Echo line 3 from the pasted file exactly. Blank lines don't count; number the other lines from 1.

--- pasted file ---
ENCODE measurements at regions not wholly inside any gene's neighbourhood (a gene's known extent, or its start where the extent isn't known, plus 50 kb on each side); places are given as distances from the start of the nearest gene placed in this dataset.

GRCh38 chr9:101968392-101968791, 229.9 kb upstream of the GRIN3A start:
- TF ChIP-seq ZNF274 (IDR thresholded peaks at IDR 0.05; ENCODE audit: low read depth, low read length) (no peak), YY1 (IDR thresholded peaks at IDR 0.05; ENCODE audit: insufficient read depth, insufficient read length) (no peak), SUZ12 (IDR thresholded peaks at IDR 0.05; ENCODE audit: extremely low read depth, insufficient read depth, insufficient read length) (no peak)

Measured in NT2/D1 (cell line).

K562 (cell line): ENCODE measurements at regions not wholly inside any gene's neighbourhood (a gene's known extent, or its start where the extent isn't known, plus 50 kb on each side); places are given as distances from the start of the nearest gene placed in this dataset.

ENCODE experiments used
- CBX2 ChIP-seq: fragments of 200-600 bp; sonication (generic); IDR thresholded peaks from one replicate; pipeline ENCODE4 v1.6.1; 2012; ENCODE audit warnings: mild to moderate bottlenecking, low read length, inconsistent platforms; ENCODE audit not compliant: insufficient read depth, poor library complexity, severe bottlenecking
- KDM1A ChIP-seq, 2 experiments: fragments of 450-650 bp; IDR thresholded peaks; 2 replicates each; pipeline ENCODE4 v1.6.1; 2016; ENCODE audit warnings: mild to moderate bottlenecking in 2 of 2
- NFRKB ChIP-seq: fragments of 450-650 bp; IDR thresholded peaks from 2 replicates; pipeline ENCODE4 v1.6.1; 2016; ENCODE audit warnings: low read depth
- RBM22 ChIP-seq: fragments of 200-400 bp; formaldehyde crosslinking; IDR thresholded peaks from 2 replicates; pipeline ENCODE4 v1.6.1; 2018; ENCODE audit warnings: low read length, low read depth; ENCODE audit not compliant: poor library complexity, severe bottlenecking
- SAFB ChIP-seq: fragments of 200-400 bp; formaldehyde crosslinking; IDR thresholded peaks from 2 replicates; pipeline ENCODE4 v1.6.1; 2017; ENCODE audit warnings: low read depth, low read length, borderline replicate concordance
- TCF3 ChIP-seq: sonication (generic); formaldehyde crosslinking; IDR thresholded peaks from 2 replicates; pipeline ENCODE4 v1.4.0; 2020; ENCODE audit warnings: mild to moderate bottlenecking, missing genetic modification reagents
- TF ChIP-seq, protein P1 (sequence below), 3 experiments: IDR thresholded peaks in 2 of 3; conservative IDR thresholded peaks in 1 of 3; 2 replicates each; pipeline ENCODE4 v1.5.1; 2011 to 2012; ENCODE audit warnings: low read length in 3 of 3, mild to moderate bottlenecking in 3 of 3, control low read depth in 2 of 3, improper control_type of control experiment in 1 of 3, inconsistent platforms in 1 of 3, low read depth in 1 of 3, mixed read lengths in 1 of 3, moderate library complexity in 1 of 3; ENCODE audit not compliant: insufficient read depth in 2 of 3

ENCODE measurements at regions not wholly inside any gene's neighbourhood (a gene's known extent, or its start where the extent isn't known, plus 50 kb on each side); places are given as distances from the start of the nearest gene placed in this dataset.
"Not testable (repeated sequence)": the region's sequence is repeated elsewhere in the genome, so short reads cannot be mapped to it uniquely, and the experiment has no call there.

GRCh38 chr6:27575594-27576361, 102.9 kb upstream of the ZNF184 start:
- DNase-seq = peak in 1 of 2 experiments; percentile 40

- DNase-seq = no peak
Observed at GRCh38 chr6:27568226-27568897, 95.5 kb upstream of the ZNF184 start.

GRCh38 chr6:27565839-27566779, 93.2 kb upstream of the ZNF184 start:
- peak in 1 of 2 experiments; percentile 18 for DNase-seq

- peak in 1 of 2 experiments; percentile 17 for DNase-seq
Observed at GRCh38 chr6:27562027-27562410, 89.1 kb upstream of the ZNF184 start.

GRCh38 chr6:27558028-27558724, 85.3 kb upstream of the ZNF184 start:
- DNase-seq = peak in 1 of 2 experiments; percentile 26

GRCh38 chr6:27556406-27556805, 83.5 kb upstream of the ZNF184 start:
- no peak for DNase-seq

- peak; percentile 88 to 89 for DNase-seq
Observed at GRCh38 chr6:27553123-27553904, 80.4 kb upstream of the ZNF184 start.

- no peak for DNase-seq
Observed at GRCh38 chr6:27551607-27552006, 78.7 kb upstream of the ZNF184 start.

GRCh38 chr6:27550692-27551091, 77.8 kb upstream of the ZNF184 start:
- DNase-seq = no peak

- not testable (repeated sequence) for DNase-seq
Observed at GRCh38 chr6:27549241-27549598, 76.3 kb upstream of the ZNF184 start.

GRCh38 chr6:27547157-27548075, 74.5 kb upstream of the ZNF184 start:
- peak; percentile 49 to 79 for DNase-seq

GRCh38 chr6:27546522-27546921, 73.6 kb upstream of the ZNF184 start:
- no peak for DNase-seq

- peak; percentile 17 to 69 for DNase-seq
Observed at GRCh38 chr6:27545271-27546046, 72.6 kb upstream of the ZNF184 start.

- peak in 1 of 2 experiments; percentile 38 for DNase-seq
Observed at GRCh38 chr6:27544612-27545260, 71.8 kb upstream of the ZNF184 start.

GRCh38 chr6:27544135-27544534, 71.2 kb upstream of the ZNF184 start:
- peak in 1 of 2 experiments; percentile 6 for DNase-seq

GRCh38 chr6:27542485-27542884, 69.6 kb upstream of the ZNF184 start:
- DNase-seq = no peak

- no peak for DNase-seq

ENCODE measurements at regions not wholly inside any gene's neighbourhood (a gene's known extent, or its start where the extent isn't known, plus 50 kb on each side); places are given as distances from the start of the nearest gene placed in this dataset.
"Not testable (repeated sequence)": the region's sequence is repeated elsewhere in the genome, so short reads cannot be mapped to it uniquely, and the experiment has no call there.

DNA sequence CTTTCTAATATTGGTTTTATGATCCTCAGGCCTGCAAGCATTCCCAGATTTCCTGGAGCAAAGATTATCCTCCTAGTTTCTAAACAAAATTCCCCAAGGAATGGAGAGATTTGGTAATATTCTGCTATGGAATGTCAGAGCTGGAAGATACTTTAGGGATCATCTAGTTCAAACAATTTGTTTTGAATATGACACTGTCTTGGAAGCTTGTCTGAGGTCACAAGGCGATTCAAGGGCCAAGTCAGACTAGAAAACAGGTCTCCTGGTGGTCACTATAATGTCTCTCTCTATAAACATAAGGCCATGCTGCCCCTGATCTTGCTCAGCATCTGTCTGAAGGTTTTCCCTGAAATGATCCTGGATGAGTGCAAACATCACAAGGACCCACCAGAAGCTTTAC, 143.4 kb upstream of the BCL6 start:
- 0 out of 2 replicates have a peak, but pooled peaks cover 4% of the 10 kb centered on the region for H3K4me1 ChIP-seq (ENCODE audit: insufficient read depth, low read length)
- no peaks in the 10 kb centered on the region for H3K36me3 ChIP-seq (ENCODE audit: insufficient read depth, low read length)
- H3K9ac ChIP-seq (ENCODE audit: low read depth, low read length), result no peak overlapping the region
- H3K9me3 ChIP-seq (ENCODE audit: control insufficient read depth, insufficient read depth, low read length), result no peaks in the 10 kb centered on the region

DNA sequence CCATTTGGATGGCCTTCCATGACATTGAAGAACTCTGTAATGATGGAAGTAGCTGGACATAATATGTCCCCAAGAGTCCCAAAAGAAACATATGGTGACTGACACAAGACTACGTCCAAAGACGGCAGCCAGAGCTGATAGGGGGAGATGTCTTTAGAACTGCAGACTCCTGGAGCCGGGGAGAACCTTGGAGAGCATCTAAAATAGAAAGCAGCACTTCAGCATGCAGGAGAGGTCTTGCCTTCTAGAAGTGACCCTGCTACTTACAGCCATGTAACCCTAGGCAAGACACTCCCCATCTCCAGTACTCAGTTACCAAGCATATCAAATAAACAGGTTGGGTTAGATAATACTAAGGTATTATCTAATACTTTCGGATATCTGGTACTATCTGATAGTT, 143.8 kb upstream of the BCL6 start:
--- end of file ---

- TF ChIP-seq ZNF274 (IDR thresholded peaks at IDR 0.05; ENCODE audit: low read depth, low read length) (no peak), YY1 (IDR thresholded peaks at IDR 0.05; ENCODE audit: insufficient read depth, insufficient read length) (no peak), SUZ12 (IDR thresholded peaks at IDR 0.05; ENCODE audit: extremely low read depth, insufficient read depth, insufficient read length) (no peak)